How Your Metabolism Works

At any given moment a multitude of chemical processes called metabolism is happening in your body. This allows for optimal functioning and homeostasis of the human body. Metabolism is defined as the sum of all chemical reactions required to support cellular function [1].

metabolism definition in book

What Are the Body’s Energy Needs?

Contrary to common belief, the body needs fuel for rest, activity, and recovery. At rest, the body is working hard to keep all organ systems functioning. Even when resting the lungs need to breathe, the heart needs to beat, the kidneys need to filter and so much more. 50-80% of our daily energy needs go to these processes and is called our basal metabolic rate [2].

Basal metabolic rate or resting energy needs are impacted by a variety of factors including:

  • Age
  • Gender
  • Height
  • Weight
  • Lean body mass
  • Hormone levels (hypothyroidism, hyperthyroidism, PCOS, etc.)
  • Restriction or dieting
  • Purging behaviors
  • Nutrient deficiencies

If additional energy is needed the body will call for increased nourishment to fuel daily activity and physical activity. Daily and physical activity make up about 20% of our daily energy needs [2].

The last portion of daily energy needs goes towards the energy needed to break down food for energy or also known as thermogenesis If we eat more than our body needs, the body will store the excess fat as a survival mechanism.


The Bodies Preferred Energy or Fuel

Like any well-oiled machine, the human body has a preferred fuel to support optimal functioning. For the human body, the preferred fuel is carbohydrates.


Carbohydrate foods or sugars are the primary energy source for the body. Carbohydrate foods include:

  • Grains (pasta, rice, bread, etc.)
  • Beans and lentils
  • Milk and yogurt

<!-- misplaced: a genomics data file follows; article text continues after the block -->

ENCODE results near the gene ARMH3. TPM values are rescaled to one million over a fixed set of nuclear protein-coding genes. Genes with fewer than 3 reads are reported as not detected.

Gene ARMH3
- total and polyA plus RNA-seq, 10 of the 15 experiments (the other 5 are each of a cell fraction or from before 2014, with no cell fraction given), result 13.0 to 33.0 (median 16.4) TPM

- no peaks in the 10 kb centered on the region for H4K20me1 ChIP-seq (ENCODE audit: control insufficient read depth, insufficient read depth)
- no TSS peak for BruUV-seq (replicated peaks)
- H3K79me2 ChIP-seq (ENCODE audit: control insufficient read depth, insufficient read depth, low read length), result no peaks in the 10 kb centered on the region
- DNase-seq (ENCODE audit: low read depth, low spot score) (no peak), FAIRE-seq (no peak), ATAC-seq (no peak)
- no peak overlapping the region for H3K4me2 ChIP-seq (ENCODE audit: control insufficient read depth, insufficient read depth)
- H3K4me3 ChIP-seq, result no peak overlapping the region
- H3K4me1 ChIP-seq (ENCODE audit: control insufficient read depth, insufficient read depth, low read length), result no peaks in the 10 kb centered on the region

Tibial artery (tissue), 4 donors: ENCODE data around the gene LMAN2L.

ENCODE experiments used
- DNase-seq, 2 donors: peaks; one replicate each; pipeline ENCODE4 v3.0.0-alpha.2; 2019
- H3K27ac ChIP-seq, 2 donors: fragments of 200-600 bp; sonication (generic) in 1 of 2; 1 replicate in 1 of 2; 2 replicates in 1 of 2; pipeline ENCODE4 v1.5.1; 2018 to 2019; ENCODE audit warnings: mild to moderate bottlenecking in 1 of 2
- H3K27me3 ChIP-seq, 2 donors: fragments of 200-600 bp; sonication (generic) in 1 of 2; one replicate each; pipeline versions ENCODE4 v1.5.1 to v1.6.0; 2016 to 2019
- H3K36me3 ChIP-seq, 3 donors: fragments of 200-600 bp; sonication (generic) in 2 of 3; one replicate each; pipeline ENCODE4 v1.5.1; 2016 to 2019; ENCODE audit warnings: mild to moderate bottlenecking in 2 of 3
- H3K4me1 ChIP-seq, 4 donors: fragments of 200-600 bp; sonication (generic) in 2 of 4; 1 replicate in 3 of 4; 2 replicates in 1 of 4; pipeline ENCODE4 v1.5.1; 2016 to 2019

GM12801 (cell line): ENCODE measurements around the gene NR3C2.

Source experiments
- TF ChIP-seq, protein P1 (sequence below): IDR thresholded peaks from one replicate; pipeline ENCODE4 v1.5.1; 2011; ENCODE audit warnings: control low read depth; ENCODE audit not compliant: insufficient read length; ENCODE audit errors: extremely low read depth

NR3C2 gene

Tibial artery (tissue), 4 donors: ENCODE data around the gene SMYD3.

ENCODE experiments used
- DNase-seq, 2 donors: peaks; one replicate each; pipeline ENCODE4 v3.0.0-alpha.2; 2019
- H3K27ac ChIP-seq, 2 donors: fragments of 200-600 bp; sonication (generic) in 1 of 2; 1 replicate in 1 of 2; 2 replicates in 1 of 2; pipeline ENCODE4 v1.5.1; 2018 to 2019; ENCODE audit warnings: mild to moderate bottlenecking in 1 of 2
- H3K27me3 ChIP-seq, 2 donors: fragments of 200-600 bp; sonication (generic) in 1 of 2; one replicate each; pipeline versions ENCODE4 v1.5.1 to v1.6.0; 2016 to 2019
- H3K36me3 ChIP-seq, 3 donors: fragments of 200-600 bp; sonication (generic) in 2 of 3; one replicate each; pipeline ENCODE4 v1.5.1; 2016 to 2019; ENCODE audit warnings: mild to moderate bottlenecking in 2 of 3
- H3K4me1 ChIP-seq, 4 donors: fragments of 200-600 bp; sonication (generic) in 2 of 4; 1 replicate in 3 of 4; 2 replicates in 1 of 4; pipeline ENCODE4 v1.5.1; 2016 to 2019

• Fruit
  • Sweet treats and desserts

To optimally function the body requires 45-65% of its daily energy needs or calories to come from carbohydrates.

So, once the preferred fuel, carbohydrates, is obtained or eaten how is it used?

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Functions of Metabolism

Metabolism has two categories or functions. One function is to break down molecules into energy and the other is to build, repair, and store molecules. This can also be thought of as producing energy or consuming energy [1].

Catabolism – Producing Energy

Catabolism is the initial metabolic process that involves converting food or nutrients into energy. In this process, the body breaks down macronutrients including carbohydrates, fats, and proteins to their simplest form. Once in this form, the body uses these components to produce energy. Cells in the body then use the energy to grow and reproduce [2].

Anabolism – Consuming Energy

The energy produced as a result of catabolism is then used in a process called anabolism. Anabolism is the process of building or repairing tissue in the body. This process will help to maintain or build energy storage, repair muscle tissue after exercise or injury, and support bone remodeling.

Anabolism is also important in moments of short negative energy balance [1]. Think of this as moments between meals or while sleeping, where the body has worked through the energy from its last meal. Blood glucose levels may start to drop, and the body recognizes a need for fuel.